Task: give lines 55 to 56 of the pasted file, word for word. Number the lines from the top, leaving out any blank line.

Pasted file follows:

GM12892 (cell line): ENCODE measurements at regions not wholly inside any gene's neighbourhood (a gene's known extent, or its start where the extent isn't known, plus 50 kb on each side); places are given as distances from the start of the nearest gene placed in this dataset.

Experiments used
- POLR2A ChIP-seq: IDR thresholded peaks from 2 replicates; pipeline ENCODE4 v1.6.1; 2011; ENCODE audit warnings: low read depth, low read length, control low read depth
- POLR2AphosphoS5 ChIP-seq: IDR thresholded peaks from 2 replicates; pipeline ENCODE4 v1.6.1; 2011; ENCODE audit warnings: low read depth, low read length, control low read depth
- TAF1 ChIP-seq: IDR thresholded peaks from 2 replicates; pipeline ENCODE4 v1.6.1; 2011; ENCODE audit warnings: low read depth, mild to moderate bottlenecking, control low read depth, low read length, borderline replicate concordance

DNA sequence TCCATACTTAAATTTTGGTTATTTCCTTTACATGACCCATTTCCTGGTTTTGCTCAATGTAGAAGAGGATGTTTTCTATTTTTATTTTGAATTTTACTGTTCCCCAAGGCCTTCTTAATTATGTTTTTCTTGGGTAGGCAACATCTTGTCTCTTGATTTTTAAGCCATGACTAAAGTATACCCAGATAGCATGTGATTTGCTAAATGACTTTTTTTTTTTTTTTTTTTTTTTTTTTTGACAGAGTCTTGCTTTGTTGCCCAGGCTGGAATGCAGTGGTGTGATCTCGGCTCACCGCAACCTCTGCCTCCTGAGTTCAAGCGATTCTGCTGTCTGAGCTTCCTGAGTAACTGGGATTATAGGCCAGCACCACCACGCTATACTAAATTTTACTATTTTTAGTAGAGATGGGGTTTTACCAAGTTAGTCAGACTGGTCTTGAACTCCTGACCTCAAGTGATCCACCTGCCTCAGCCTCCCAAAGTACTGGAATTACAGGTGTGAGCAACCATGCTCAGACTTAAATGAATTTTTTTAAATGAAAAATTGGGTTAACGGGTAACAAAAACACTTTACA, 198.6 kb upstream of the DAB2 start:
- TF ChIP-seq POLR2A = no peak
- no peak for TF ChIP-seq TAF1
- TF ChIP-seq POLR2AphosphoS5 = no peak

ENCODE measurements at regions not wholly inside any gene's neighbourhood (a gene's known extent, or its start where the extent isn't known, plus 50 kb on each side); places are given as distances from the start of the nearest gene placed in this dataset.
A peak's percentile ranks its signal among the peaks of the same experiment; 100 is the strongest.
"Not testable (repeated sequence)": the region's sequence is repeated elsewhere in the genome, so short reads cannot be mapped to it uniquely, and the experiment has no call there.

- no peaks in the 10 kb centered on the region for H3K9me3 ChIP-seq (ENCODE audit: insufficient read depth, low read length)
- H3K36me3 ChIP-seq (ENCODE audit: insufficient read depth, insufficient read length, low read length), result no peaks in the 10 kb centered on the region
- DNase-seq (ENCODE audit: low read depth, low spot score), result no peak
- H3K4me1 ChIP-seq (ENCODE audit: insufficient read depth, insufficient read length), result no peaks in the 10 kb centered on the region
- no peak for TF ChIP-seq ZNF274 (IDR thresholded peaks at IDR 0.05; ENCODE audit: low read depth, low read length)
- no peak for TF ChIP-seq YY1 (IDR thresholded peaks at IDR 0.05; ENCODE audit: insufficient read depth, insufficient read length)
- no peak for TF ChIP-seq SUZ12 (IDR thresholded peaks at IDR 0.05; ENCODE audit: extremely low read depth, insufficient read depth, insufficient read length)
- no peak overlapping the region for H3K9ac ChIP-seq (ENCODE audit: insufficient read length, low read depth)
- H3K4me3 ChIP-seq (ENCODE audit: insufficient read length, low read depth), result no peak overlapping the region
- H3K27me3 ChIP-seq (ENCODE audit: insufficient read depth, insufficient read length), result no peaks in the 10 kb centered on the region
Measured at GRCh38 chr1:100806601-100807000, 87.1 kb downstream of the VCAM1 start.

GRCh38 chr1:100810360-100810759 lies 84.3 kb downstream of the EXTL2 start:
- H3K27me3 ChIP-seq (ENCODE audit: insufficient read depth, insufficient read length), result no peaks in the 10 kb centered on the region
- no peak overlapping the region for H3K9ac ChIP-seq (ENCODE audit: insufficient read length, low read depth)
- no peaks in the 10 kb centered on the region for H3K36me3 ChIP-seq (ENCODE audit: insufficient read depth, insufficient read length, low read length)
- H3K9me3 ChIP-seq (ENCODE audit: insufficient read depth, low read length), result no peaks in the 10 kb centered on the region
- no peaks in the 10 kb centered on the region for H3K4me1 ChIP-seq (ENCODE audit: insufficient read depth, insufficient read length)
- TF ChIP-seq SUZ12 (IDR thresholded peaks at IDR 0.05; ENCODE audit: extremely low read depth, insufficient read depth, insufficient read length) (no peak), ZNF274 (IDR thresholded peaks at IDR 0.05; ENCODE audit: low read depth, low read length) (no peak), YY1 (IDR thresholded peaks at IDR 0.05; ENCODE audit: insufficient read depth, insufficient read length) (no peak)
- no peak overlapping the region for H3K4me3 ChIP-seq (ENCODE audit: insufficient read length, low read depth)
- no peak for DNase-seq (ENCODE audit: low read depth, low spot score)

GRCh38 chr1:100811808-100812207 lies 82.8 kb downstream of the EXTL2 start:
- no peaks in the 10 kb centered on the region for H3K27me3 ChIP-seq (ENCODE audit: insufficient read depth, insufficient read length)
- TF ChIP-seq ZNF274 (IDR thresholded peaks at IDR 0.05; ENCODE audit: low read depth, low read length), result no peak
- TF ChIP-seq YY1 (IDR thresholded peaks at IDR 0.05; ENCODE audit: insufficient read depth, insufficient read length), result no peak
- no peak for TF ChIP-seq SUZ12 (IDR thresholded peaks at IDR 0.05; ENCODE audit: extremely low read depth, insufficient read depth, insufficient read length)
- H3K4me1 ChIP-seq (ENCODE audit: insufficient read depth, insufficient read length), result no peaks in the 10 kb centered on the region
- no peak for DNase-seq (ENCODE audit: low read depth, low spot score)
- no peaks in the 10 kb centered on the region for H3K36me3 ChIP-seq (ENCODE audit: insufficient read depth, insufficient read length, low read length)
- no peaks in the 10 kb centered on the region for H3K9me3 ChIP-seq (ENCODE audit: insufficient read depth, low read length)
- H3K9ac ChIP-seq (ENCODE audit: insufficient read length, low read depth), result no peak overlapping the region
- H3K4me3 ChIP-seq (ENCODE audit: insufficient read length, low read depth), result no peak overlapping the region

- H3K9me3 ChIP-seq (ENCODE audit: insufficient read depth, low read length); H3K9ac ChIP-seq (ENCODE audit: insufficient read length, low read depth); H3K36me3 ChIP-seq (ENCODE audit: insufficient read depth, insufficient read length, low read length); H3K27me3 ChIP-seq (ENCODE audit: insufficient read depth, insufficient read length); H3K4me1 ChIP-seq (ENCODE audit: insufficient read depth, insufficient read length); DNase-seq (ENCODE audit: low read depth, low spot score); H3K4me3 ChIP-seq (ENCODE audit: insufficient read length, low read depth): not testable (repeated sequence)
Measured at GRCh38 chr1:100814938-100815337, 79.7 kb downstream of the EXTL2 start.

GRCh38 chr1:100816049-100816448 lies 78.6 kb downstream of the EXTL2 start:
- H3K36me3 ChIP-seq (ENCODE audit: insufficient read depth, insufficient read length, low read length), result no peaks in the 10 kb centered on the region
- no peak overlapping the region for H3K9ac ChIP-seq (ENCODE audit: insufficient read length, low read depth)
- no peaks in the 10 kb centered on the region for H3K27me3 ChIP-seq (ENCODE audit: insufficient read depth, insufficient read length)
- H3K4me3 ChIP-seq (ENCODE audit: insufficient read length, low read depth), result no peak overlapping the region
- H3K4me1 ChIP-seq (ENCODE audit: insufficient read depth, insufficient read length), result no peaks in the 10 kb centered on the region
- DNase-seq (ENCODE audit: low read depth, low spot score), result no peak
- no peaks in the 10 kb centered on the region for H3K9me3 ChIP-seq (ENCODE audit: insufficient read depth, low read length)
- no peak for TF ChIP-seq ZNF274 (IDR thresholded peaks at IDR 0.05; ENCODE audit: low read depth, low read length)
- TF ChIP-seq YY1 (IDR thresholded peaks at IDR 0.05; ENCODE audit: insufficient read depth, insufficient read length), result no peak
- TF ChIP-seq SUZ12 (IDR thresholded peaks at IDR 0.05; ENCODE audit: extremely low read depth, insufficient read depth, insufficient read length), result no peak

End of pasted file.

- TF ChIP-seq YY1 (IDR thresholded peaks at IDR 0.05; ENCODE audit: insufficient read depth, insufficient read length), result no peak
- TF ChIP-seq SUZ12 (IDR thresholded peaks at IDR 0.05; ENCODE audit: extremely low read depth, insufficient read depth, insufficient read length), result no peak